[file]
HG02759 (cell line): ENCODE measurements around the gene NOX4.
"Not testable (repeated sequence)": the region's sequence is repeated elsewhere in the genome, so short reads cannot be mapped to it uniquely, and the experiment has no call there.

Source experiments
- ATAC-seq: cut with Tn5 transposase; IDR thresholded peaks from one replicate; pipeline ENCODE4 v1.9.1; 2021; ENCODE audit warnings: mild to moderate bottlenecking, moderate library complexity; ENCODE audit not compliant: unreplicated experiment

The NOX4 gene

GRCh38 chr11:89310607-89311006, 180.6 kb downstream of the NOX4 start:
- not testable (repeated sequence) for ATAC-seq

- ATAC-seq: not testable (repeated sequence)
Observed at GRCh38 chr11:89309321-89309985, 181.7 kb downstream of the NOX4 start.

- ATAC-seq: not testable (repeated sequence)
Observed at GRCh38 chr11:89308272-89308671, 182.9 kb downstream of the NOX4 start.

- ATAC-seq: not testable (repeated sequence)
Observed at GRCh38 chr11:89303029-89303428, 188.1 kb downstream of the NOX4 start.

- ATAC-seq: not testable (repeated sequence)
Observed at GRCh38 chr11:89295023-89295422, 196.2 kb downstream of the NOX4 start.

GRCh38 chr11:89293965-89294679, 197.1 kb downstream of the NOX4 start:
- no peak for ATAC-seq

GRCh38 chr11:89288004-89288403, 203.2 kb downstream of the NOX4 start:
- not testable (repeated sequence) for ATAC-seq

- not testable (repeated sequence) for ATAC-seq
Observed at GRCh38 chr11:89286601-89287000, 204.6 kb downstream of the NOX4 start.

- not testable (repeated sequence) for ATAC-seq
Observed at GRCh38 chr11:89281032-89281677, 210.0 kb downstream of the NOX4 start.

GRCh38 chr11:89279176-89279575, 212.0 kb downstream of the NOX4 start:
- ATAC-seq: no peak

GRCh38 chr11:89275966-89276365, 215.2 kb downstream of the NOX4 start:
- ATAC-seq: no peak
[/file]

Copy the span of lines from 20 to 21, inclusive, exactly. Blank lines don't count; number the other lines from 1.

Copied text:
- not testable (repeated sequence) for ATAC-seq
Observed at GRCh38 chr11:89286601-89287000, 204.6 kb downstream of the NOX4 start.